SCHARFFENBERGER NV “BRUT EXCELLENCE” SPARKLING WINE
“Some sparkling wines are Champagne without the geography…. or the price tag.” …… James McMillan
At the risk of being taken for a snob, I’ll admit to preferring French Campaign – or something intended to be entirely different (like Prosecco). There are exceptions, of course, and I’ve written about some domestically made sparklers (on my Facebook page [like “Etoile” Brut from Domaine Chandon] and on this blog (see )]. Now it’s time to mention another: Scharffenberger Cellars' “Brut Excellence”.
Scharffenberger began in 1981 in the village of Philo in the heart of California’s Anderson Valley. Only a few miles from the Pacific Ocean, the area benefits from the region’s noted sunshine moderated by the cooling fog coming into this protected valley from the coast.The location itself explains the “French Connection” in California with French Domaines (Moet & Chandon, Mumm, Roederer and others) buying land in California and making Sparkling Wine within the U.S., or working in partnership with established wineries. Under these and other labels (with differences noted on them) you may choose to purchase the product made in California or France. Each will be made according to Champagne standards.
Scharffenberger has no “French Connection” I’m aware of though I doubt Gene Hackman would refuse a glass. It is, however, made in the methode traditionelle (traditional method), or methode champenoise (Champagne method) meaning fermented twice in bottle. You may see terms like metodo classico on sparkling wines from Italy, Cava from Spain or even Cremant (Also from France but not made within the designated Champagne region). Ageing requirements may differ, but be assured it is made in the twice-fermented-within-the-bottle style.
And while neither the name Scharffenberger nor the winemaker’s names (previously Tex Sawyer, now Jeffrey Jindra) bear much French resemblance, this sparkling wine is classically made and offers very good value. “Creamy and lively, with festive apple and spice flavors,” says Wine Spectator. One of the Top 100 Wines (of 2013) per the San Francisco Chronicle. A wine that’s remarkable for the money, says me.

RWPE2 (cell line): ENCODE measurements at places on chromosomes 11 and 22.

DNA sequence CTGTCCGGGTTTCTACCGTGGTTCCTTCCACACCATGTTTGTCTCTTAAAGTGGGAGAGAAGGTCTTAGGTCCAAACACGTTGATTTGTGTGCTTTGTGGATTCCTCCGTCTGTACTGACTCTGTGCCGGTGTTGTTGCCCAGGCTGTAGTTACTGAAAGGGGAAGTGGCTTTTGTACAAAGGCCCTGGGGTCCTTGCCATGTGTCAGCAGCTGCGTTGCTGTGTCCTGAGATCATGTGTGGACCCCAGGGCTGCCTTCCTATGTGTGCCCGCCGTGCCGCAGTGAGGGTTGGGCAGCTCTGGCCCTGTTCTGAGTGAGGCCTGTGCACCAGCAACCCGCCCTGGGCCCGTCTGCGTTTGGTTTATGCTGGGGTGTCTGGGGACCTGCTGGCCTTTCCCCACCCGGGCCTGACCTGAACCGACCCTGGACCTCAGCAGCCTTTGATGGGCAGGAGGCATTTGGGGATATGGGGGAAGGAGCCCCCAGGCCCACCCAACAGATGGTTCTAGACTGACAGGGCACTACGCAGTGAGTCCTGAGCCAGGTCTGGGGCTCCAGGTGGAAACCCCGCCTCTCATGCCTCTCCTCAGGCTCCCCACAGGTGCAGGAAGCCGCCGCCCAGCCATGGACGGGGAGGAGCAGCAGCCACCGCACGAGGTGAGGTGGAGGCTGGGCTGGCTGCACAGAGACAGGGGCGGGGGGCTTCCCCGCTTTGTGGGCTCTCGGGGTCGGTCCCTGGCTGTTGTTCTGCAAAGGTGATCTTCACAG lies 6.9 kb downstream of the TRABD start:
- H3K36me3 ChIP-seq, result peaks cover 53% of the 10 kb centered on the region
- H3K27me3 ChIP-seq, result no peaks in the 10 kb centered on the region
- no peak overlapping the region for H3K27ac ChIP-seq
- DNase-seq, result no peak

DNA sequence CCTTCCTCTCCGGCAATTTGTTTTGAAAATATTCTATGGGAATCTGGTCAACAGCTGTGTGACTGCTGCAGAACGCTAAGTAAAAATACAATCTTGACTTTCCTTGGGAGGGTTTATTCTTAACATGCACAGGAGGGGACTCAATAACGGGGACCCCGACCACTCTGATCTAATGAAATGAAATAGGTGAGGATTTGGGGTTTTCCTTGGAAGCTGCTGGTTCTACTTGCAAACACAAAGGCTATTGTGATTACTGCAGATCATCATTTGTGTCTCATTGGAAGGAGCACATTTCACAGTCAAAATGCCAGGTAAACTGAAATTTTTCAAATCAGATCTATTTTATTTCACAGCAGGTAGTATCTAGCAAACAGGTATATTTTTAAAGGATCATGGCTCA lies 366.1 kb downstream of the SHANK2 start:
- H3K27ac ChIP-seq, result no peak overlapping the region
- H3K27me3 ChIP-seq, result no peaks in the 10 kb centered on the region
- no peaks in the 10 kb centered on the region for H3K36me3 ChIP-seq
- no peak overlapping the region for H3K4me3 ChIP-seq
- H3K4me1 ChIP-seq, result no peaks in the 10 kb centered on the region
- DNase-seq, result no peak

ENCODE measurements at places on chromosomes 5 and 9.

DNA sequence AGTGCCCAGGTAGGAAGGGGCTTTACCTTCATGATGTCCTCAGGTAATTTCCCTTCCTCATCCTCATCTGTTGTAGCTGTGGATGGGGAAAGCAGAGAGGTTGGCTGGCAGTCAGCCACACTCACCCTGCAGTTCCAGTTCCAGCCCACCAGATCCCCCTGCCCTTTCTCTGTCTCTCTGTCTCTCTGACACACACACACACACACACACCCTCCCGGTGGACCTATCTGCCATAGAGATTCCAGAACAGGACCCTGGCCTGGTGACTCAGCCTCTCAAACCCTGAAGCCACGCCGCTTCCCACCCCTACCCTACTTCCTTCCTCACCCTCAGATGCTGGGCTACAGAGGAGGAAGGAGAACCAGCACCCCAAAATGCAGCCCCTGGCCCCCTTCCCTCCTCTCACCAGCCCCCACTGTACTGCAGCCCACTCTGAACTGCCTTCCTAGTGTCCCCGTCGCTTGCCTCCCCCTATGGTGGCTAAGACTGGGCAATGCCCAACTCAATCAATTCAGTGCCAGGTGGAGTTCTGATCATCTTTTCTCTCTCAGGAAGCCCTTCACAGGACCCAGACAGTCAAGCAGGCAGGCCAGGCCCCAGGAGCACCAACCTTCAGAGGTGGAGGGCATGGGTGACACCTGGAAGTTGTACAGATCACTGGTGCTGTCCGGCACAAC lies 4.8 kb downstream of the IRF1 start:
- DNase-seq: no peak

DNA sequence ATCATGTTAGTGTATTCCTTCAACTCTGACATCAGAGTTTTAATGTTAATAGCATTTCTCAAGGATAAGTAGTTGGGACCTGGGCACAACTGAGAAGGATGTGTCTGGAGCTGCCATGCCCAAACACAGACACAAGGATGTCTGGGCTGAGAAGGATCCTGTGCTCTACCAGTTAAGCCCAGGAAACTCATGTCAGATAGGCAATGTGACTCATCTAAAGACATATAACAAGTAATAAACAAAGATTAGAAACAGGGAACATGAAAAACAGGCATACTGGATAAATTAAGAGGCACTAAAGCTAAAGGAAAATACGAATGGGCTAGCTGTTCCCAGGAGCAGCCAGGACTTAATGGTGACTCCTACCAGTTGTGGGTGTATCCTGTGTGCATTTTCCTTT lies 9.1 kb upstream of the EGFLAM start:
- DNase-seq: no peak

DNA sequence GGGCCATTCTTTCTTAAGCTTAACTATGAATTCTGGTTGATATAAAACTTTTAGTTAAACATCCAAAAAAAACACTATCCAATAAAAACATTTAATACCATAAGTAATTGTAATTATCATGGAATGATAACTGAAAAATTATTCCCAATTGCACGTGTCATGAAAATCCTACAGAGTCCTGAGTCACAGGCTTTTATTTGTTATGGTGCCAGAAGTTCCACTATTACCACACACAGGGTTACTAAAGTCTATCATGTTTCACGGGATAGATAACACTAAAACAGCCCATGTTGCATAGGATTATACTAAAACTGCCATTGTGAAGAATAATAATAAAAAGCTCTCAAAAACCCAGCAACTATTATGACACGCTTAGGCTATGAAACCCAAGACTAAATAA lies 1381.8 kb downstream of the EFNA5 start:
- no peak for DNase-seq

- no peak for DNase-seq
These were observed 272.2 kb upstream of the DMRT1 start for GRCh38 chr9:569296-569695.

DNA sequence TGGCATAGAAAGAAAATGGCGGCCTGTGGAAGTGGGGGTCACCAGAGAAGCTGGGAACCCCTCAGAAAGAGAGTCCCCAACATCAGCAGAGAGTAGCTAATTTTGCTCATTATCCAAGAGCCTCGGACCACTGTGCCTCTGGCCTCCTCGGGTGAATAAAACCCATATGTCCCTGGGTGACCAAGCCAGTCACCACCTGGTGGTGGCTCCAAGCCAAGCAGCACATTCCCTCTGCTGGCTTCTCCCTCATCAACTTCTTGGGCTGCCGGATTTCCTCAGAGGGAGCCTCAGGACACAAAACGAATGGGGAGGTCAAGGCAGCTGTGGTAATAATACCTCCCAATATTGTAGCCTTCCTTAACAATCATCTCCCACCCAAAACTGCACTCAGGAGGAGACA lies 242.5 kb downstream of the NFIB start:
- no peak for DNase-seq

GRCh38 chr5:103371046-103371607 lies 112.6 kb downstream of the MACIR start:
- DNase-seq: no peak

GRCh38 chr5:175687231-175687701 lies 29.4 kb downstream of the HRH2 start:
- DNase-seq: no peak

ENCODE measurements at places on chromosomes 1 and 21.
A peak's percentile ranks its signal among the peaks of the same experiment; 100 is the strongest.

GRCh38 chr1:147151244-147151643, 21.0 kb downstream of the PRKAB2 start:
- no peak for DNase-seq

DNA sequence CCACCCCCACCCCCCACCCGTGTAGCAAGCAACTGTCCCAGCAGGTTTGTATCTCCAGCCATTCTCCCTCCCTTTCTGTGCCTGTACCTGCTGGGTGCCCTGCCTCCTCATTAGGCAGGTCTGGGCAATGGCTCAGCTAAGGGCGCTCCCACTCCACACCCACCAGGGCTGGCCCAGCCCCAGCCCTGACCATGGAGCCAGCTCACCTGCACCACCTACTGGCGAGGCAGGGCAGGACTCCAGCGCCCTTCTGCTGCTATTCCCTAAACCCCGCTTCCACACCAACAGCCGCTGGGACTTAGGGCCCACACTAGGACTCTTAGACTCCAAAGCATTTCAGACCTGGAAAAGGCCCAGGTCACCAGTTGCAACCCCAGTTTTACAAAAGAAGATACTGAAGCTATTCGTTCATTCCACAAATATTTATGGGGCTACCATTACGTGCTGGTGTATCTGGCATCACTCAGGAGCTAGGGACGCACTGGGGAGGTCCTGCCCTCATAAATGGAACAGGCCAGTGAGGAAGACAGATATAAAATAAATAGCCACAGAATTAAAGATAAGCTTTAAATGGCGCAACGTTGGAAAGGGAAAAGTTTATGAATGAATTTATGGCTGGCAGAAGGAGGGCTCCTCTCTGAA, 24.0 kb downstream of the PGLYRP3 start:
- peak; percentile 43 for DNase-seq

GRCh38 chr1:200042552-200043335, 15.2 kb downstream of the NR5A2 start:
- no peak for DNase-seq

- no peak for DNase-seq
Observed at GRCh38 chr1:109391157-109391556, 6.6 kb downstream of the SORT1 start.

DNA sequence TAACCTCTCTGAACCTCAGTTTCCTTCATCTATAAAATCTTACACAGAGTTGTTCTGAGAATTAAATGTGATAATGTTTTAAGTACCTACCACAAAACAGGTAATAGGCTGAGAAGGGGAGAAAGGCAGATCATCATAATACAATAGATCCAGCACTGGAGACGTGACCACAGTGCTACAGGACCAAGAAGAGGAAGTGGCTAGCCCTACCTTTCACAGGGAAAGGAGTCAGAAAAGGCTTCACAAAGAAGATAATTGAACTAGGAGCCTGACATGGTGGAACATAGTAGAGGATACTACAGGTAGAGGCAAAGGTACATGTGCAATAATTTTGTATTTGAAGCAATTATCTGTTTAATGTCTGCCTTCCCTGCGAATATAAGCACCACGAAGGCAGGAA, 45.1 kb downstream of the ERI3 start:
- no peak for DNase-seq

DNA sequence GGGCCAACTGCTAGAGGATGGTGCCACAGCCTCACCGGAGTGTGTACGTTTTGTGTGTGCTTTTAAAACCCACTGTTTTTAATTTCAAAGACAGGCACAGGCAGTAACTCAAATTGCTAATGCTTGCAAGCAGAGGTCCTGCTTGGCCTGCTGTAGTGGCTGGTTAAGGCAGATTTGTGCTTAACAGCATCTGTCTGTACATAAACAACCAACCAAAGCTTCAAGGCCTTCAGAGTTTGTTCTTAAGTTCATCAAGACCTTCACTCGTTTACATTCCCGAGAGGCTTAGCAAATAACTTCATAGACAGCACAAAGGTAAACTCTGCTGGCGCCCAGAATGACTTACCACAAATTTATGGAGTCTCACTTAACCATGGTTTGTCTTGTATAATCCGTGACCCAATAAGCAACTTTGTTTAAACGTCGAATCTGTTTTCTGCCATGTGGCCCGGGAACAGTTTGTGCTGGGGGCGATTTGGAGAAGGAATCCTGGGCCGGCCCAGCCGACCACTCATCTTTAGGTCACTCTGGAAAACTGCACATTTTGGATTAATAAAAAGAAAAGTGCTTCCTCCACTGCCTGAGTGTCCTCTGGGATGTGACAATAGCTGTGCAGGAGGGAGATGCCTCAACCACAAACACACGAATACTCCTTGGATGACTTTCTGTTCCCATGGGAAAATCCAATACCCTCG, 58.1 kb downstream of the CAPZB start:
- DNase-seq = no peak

On the nose, aroma of green apple and kiwi bathed in lactic acid. There’s a “sour” gooseberry-like note that is difficult for me to narrow down more precisely but I found it very pleasant. Regardless, a note of plum fruit and Rainier cherry balances this perfectly. On the palate, I loved the yeasty introduction of brioche with lemon (another taster said “lemon curd”). My opinion? The “curd” reference is more apt to the wine’s creamy texture from the juice resting on its lees for almost two years and the wine undergoing 100% malolactic fermentation.
The wine is dry (Brut, my favorite) and complex with notes too of almond and lychee nut. Fine, persistent bubbles. Other tasters said they enjoyed flavors of Bartlett pear, fig and mandarin orange. (I get the pear now that they mentioned it). Either way, at about $17, this sparkler screams out value. About two-thirds Pinot Noir and one third Chardonnay from their own vineyards and others nearby1 in cool growing Mendocino County (Anderson Valley) California. (Another reviewer reversed this percentage2. I’m going with the information provided by the winery itself as to the percentage of Pinot Noir and Chardonnay).
If you find many sparkling wines (or Champagne) too acidic and crisp, while Scharffenberger’s Brut does provide a crisp clean finish, it is rounded and creamy with vanilla notes and smoothed in its texture with surprising body. It’s fresh, yet richer and deeper (yet with subdued fruit flavors) than other wines similarly priced. I found it lacking in nothing and with excellent, spot-on balance.
I tasted the wine without pairing it, but would suggest it is a (if not the) perfect match for trout amandine. Consider also, breast of chicken in a creamy white sauce, stuffed mushrooms or better yet deviled eggs topped with caviar/roe for the saltiness.
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1) Scharffenberger Cellars also has long-term contracts with select vineyards within greater Mendocino Country and from whom they may source grapes. The same practice is used in Champagne.
2) Another reviewer stated the blend as two-thirds Chardonnay and one third Pinot Noir. My source for the blend is from the winemaker’s notes: “The wine is approximately two-thirds Pinot Noir and one-third Chardonnay.”
Appellation: Mendocino County
Fermentation: Twice in bottle
Aging: On Lees, Average 2 Years
Exclusively represented by Maisons Marques & Domaines USA